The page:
Archive for the Foraging Category

Unexpected Recognition

Posted in Foraging with tags , , on July, 2009 by melendwyr

Sometimes you don’t notice things until you’re made aware of them. Then they’re ubiquitous – but it’s not the world that’s changed, its your perception that’s altered.

I had just finished reading about desirable strains of wild apple and crabapple trees when I went for a walk Saturday. Passing by a local retail complex, I noticed a stand of decorative crabapples that I recalled being covered in pink flowers early in spring, and that were now laden down by a heavy crop of marble-sized red fruits. Out of curiosity, I picked a few and found them to have a crisp texture, clear, pleasant tartness – and bright red flesh all the way through.

I’m reasonably certain that I’ve found some Hopa Ornamental crabapples, a variety that Euell Gibbons praises as being both delicious and commonly planted. They seem to lack the faint bitterness that makes many wilding apples and most crabapples not really desirable for raw eating.

How many times had I passed those trees without recognizing them as edible? Or even noticing them at all?

More Successful Foraging!

Posted in Foraging on June, 2009 by melendwyr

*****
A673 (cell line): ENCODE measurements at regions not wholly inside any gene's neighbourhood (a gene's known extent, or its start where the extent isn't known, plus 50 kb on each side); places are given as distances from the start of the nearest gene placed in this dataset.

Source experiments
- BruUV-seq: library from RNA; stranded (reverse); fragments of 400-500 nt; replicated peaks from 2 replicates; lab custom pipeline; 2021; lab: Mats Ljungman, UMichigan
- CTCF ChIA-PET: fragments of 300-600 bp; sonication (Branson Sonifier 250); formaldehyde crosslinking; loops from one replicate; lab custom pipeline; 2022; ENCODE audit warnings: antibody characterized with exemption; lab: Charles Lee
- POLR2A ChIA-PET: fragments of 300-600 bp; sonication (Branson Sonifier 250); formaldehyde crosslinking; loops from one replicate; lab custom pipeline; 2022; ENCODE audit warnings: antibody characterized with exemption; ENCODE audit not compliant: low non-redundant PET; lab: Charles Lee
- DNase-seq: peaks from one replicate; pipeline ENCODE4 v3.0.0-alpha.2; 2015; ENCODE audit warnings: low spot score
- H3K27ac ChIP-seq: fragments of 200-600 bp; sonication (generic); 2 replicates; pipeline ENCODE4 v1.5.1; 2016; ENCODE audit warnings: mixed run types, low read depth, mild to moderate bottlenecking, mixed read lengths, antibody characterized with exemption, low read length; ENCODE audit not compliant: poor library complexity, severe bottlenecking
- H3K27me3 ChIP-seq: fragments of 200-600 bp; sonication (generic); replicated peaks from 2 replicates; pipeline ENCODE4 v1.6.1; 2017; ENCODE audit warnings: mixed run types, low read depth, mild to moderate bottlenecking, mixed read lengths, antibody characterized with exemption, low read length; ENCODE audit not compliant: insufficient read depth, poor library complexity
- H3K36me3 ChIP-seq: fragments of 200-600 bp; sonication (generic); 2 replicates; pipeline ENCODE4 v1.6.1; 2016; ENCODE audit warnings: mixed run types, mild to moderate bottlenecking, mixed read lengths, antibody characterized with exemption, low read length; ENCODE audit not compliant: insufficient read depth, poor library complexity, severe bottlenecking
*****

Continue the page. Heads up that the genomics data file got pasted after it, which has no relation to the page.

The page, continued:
Passing by the Municipal Building on my way to the library, I happened to notice that the landscaping trees were covered in purple-red berries the size of a large pea.

A little research and judicious taste-testing later, I’ve concluded that they’re juneberries, also known as serviceberries, saskatoon, shadbush, shadberry, and all sorts of species names within Amelanchier. And no one around here seems to realize that they’re edible – and utterly delicious. Like blueberries crossed with black raspberries, with a hint of rose.

Trees and shrubs planted for decorative purposes often don’t have fruit, or they’ve been selected for fruit that looks nice but that wildlife won’t actually eat so that it’ll hang on the bare branches during winter. Even when the fruits are eaten by wildlife, they frequently either aren’t edible for humans or have so little culinary value that only a very hungry person would bother with them. It’s pleasantly surprising to come across a planting of a species that’s so scrumptious.